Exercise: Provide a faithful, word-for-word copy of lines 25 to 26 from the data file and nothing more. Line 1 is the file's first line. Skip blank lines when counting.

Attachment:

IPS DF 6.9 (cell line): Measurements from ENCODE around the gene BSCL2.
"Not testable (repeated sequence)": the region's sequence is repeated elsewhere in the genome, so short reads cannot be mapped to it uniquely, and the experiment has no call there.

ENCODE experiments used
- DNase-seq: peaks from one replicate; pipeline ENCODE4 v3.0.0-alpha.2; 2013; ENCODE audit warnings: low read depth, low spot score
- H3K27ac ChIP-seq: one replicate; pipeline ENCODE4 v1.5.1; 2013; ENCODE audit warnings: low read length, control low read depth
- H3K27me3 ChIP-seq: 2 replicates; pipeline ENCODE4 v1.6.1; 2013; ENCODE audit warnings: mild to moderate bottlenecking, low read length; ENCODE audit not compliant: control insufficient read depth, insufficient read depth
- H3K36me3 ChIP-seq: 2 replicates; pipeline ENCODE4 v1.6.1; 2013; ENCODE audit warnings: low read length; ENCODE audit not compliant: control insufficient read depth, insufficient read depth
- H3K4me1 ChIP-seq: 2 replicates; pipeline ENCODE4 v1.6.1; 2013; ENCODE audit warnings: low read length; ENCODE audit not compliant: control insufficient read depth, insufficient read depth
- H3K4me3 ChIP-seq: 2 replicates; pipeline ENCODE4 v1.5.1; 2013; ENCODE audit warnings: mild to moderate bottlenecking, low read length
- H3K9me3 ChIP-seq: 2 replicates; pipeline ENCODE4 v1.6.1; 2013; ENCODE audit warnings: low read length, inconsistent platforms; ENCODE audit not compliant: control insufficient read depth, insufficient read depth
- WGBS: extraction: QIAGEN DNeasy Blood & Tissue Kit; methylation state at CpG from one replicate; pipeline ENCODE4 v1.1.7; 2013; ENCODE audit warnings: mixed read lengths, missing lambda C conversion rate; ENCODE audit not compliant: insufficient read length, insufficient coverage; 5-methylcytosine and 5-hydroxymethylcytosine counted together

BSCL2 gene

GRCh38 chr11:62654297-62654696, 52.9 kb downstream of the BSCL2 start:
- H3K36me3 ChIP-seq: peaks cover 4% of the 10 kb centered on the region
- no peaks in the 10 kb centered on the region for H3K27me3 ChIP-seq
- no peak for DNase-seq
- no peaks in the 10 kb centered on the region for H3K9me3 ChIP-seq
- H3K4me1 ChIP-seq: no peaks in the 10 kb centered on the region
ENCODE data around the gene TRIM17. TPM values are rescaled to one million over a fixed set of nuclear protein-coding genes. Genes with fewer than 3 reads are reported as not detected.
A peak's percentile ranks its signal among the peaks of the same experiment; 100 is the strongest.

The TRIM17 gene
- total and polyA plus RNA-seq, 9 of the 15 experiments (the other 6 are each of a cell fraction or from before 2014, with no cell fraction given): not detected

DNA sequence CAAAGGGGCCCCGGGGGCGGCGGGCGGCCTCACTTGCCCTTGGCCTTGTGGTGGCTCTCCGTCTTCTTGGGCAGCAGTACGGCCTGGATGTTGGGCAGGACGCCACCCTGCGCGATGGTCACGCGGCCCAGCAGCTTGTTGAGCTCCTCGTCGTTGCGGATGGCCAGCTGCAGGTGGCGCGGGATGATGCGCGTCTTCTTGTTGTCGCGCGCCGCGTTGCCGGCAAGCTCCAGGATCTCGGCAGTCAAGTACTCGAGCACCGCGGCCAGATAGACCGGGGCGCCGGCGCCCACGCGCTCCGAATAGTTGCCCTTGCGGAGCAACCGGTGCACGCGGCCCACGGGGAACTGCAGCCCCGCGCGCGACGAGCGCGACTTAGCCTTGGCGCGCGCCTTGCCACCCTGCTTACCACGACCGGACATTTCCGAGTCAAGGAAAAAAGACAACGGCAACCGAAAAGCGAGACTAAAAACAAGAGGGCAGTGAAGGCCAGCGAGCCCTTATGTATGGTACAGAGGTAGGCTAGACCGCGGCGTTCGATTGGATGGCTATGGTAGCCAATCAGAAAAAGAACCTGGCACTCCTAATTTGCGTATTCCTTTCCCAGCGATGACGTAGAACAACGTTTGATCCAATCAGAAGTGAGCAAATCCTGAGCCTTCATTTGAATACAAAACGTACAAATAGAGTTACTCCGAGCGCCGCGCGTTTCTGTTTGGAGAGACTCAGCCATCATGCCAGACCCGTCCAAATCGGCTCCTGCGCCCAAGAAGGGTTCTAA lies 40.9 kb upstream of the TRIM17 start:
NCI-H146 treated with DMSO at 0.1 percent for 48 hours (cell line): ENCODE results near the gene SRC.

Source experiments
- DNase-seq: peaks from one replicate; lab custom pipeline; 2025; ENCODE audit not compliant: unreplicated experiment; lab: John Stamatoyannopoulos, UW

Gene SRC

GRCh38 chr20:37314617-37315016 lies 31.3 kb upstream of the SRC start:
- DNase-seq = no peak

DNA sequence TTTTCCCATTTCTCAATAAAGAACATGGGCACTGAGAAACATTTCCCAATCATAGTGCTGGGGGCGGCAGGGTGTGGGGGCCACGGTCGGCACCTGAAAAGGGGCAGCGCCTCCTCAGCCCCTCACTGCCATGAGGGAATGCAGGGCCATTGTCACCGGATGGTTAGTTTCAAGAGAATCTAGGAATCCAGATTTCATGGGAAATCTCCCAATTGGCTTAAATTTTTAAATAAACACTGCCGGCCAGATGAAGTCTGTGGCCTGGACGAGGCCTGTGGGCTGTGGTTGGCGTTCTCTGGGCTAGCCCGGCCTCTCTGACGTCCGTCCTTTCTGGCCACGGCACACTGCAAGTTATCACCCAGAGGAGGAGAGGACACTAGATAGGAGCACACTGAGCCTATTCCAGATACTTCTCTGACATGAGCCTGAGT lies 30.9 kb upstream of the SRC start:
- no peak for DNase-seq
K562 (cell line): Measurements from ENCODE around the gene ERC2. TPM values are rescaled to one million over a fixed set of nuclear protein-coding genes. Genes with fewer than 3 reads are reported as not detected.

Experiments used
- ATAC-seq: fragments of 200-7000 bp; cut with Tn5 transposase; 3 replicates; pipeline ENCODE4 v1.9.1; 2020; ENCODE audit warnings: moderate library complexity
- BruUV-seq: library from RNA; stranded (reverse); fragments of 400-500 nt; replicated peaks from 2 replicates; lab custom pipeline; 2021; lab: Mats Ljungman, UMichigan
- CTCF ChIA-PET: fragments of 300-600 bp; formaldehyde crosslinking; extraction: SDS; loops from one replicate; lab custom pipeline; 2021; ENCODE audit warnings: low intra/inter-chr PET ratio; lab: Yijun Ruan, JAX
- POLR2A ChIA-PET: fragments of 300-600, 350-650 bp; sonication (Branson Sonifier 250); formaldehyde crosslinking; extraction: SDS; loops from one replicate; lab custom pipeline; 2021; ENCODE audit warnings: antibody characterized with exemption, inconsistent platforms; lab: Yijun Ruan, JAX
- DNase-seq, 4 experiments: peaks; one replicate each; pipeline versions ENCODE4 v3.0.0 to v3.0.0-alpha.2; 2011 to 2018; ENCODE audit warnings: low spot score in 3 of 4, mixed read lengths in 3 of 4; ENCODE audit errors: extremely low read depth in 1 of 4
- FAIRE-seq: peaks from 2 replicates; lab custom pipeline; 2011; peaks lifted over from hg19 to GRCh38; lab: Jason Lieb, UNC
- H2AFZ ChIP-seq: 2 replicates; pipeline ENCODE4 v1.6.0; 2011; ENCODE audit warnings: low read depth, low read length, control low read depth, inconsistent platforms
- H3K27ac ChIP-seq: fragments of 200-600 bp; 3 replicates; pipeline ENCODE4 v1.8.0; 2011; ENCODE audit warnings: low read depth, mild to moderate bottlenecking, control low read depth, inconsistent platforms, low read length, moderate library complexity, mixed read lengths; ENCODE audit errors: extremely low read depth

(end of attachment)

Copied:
Source experiments
- DNase-seq: peaks from one replicate; lab custom pipeline; 2025; ENCODE audit not compliant: unreplicated experiment; lab: John Stamatoyannopoulos, UW